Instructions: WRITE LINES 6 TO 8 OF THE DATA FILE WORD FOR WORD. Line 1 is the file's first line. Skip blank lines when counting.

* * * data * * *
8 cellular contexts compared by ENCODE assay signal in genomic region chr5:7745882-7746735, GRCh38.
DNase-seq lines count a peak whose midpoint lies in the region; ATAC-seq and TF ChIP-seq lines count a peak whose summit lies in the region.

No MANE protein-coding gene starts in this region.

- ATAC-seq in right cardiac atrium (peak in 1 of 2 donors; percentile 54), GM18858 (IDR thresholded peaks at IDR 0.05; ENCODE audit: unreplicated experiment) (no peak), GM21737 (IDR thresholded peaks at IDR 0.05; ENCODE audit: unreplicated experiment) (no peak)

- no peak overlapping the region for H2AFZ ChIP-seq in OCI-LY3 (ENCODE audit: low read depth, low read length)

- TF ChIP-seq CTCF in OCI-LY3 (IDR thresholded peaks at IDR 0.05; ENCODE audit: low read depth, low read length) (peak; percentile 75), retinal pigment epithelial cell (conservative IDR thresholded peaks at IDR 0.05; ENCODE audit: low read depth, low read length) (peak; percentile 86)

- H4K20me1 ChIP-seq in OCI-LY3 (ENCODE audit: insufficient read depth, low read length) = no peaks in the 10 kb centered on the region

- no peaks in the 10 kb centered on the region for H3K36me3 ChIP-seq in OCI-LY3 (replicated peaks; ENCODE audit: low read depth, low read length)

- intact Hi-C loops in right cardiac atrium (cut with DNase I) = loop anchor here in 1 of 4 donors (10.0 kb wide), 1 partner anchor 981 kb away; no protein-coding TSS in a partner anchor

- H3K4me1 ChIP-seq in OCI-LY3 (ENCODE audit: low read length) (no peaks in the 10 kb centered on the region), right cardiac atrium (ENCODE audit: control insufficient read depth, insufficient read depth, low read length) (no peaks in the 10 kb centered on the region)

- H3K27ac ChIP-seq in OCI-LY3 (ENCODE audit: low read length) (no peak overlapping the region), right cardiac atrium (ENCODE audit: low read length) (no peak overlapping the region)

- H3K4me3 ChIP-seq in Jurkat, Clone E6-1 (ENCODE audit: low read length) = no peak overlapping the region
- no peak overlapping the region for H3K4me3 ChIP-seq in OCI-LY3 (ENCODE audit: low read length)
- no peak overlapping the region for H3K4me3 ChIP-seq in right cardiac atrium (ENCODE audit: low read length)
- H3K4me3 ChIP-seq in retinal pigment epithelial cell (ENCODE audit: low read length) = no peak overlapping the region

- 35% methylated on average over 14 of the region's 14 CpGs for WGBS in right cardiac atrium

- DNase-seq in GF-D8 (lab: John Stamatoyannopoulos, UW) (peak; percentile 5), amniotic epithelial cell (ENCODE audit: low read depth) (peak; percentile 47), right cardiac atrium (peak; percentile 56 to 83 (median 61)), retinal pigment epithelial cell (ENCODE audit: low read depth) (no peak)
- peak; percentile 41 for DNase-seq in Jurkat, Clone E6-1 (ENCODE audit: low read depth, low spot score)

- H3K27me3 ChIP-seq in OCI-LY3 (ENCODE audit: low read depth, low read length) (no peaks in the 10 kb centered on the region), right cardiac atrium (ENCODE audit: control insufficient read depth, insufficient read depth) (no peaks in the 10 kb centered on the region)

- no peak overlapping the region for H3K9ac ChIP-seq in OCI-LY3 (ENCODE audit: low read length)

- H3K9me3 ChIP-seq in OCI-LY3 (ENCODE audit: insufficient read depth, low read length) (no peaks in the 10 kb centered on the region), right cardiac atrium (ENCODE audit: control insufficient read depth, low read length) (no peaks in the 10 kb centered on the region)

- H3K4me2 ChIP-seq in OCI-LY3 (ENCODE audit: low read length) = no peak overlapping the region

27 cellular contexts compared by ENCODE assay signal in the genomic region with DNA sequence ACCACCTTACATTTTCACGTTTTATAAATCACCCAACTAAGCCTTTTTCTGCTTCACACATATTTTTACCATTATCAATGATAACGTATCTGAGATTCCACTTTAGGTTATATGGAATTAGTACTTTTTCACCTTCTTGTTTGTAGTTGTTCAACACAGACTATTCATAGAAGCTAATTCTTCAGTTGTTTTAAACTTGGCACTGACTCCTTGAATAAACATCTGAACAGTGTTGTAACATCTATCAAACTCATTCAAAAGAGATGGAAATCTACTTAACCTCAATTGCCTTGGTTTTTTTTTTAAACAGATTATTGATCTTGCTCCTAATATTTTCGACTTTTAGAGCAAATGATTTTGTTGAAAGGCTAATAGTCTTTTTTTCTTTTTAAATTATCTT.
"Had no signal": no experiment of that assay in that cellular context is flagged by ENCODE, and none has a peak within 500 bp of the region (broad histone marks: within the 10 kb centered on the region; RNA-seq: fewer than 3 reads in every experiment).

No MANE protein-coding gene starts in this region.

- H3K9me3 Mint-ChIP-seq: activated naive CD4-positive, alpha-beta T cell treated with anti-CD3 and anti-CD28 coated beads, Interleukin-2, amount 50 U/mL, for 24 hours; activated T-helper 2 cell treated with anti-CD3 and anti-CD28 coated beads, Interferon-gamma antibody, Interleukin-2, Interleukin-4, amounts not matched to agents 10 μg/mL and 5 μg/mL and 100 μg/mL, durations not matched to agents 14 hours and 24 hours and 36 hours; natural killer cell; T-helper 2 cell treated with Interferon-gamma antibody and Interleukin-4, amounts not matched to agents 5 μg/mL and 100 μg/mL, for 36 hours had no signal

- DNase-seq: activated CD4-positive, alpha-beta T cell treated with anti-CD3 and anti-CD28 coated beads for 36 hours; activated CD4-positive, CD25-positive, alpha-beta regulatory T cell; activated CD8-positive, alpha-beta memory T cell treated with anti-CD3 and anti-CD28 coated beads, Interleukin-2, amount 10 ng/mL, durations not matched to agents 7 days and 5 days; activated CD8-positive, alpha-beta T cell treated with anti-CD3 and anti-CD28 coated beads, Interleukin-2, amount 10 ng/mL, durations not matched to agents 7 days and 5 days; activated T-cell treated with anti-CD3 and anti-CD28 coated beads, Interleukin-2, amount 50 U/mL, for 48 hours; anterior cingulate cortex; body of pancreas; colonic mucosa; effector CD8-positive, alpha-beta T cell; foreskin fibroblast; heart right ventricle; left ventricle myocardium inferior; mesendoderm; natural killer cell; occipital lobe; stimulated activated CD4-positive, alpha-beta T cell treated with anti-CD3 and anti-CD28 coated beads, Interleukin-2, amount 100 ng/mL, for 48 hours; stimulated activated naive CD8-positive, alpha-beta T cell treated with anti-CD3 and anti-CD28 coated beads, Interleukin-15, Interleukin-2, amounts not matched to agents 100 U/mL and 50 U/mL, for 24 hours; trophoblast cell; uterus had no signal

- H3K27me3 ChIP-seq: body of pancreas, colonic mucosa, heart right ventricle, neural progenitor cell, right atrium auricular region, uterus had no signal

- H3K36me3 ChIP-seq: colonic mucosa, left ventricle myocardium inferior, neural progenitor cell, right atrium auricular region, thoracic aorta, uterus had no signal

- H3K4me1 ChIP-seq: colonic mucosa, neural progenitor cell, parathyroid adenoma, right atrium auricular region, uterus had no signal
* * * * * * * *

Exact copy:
- TF ChIP-seq CTCF in OCI-LY3 (IDR thresholded peaks at IDR 0.05; ENCODE audit: low read depth, low read length) (peak; percentile 75), retinal pigment epithelial cell (conservative IDR thresholded peaks at IDR 0.05; ENCODE audit: low read depth, low read length) (peak; percentile 86)

- H4K20me1 ChIP-seq in OCI-LY3 (ENCODE audit: insufficient read depth, low read length) = no peaks in the 10 kb centered on the region

- no peaks in the 10 kb centered on the region for H3K36me3 ChIP-seq in OCI-LY3 (replicated peaks; ENCODE audit: low read depth, low read length)